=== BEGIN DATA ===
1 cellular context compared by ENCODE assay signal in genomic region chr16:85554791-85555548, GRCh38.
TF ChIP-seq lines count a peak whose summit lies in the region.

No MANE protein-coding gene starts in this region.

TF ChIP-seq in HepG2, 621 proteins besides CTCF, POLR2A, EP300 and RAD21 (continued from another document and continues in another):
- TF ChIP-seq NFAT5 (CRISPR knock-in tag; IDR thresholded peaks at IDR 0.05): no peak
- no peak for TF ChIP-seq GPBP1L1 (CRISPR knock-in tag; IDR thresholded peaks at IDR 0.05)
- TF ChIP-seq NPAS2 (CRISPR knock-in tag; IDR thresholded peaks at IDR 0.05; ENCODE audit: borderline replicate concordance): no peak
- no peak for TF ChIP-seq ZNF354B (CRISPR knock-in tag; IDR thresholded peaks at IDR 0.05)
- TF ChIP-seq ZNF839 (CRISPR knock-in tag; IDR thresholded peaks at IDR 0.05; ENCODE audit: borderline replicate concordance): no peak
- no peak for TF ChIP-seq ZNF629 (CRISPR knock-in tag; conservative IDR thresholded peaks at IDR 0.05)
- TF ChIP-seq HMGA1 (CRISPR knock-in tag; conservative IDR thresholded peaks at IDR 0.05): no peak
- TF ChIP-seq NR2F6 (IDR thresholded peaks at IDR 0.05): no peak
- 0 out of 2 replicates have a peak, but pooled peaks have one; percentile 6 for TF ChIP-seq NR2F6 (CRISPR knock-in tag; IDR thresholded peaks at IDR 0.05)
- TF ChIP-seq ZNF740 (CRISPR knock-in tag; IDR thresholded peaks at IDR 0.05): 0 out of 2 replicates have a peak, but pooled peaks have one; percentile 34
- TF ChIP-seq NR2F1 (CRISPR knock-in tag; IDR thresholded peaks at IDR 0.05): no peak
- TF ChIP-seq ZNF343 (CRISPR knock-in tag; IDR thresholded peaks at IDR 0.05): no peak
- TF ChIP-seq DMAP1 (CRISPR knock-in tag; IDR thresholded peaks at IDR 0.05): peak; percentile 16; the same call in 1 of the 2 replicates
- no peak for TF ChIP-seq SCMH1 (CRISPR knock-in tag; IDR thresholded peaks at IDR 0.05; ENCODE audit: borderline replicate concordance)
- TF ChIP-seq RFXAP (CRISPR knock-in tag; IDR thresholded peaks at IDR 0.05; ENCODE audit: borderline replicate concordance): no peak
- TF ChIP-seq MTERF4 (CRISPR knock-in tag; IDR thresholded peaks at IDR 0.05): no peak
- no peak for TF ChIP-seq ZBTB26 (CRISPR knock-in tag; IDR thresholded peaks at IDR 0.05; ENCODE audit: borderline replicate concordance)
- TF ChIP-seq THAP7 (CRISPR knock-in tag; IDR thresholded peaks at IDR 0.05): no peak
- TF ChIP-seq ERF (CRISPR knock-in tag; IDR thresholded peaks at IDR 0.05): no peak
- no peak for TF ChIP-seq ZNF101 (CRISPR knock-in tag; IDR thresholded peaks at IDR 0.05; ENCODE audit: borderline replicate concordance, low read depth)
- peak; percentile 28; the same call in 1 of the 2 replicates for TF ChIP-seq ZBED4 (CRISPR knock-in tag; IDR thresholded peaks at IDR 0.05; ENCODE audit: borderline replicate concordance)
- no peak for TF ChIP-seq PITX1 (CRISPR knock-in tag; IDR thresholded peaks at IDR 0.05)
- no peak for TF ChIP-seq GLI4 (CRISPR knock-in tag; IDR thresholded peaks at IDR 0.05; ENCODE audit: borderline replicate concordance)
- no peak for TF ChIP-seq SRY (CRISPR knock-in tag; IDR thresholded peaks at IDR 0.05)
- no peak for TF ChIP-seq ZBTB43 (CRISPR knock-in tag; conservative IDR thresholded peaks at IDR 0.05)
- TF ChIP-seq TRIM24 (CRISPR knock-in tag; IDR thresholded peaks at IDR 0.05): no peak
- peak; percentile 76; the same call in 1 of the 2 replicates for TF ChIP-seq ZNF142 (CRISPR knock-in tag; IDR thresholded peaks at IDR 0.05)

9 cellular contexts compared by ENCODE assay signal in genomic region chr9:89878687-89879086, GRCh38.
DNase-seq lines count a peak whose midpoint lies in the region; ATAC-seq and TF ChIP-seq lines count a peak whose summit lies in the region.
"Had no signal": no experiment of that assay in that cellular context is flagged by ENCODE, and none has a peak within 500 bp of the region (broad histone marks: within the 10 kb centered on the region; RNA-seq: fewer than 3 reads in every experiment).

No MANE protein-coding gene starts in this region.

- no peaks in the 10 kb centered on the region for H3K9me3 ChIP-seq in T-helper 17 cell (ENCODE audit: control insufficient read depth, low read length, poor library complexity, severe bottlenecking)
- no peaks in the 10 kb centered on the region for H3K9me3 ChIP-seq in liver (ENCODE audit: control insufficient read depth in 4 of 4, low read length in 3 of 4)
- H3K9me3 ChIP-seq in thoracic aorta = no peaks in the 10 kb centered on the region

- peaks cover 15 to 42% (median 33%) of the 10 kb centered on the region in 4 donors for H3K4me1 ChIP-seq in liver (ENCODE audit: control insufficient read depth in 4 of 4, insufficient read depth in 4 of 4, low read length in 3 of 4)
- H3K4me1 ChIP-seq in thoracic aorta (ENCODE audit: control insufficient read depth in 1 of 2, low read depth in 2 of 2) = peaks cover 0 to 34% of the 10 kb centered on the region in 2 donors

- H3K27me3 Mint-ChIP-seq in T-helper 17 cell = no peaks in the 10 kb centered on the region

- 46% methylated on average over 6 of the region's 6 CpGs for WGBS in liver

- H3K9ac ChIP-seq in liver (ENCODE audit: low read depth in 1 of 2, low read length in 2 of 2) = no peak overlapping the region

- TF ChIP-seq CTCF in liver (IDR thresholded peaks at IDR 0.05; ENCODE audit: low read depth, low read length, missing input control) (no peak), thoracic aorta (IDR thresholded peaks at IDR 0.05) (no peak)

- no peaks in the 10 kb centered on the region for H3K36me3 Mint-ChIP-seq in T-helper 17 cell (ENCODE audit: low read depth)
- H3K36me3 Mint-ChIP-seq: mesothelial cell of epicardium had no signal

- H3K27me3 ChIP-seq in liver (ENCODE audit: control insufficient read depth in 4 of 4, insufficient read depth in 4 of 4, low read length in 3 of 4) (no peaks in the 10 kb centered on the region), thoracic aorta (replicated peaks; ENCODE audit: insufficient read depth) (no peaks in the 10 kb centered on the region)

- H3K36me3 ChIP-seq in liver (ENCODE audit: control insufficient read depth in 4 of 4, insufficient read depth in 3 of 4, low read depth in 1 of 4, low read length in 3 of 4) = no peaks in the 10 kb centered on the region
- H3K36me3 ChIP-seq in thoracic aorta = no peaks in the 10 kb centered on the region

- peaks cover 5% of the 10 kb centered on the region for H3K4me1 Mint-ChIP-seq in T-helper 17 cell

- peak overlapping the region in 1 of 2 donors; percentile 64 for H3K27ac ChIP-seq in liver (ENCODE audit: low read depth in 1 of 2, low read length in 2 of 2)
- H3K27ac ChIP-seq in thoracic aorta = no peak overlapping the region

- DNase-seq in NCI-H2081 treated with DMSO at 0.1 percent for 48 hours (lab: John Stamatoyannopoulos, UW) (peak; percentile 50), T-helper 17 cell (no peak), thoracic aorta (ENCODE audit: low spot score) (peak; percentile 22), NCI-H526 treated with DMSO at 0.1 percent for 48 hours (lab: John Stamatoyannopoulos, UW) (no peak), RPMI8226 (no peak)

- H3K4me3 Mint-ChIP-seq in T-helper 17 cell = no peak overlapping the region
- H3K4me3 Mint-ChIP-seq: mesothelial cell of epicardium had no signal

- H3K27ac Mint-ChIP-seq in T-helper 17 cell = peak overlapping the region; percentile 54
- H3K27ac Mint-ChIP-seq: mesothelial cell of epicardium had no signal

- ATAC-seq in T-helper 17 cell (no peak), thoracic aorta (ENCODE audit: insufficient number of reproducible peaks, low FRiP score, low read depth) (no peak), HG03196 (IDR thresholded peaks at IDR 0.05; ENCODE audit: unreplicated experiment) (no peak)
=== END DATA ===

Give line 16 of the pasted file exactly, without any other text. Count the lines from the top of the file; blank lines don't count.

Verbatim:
- TF ChIP-seq ZNF343 (CRISPR knock-in tag; IDR thresholded peaks at IDR 0.05): no peak